But perhaps most importantly, it is very cute.

Meet Robear. It’s a high-tech teddy with a mission: helping make elderly care much easier in the future.
Robear is the brainchild of Toshiharu Mukai (above left), an affable scientist who has been leading his Robot Sensor Systems Research Team at the Riken-SRK Collaboration Center for Human-Interactive Robot Research since 2007. It’s actually Mukai’s third robot bear, following 2009’s RIBA and 2011’s RIBA-II. Why the ursine fixation? "Bears are powerful and also cute," Mukai tells me. "And our product is white so it will be associated with cleanness."

Cute robots are a
definite trend. Japanese carrier SoftBank is selling its congenial, dubiously useful Pepper this year, in perhaps the biggest mainstream splash yet made by a humanoid.

This month, leading national bank Tokyo-Mitsubishi UFJ
installed Aldebaran’s Nao robot as an assistant in its flagship branch. And Mukai believes that appearance is more than just skin-deep when it comes to robots. "[It’s important that they’re] cute or friendly," he says. "Patients, especially old people, don’t like mechanical appearance. Patients need to feel that robots are their friends."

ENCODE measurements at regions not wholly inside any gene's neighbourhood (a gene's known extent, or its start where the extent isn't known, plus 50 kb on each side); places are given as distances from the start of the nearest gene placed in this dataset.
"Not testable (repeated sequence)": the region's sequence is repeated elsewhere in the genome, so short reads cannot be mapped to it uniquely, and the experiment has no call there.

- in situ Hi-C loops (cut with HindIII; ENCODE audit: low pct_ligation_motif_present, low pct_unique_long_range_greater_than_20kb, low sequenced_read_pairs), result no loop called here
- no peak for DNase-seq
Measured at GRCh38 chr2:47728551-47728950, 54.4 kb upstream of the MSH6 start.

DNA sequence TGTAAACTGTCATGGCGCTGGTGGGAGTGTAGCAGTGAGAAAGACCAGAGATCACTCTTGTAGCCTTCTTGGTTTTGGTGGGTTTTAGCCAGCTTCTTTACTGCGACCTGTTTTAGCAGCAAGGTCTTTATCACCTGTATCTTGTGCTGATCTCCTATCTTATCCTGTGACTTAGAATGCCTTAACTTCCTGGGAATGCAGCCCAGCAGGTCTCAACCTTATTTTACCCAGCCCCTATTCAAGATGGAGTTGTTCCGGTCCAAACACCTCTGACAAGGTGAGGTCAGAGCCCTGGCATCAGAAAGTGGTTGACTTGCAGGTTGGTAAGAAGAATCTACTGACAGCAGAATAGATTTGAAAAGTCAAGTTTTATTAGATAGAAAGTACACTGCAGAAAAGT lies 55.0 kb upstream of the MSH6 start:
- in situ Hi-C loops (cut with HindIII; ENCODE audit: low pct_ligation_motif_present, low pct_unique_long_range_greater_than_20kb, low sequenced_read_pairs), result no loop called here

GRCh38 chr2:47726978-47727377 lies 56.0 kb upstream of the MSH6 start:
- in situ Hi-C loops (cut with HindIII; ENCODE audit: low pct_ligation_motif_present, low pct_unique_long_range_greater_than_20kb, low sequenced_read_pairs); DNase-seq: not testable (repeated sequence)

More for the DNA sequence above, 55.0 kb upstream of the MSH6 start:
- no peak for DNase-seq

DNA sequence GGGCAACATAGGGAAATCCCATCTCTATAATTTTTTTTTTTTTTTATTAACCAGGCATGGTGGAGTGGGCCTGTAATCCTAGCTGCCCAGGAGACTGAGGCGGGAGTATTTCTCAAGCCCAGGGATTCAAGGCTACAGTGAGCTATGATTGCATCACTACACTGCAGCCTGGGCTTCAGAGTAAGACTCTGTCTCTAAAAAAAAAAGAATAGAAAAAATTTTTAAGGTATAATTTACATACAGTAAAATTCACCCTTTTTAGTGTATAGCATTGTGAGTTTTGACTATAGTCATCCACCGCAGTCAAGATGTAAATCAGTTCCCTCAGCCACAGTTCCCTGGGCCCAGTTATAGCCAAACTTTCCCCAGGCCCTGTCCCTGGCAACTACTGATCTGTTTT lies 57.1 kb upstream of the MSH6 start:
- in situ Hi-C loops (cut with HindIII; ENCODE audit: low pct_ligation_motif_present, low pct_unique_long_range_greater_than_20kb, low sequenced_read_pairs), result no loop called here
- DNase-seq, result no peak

That’s especially true with Robear, because it’s a robot that gets very paws-on. Robear is designed to perform tasks such as helping elderly patients stand up, or lifting them from a bed into a wheelchair. The latter task can be severely strenuous for care workers, who do it an average of 40 times a day, according to Mukai. It’s no secret that Japan’s aging population is one of the biggest problems facing the country, and researchers are hoping to find solutions in technology. It’s important for Robear to make a good first impression..."

Read the full article at its source:

Thursday, April 23, 2015

Robot Criminals???

" with $100 bitcoin buys drugs, gets arrested
This is the curious story of how a robot armed with a weekly budget of $100 in bitcoin managed to buy Ecstasy, a Hungarian passport and a baseball cap with a built-in camera—before getting arrested.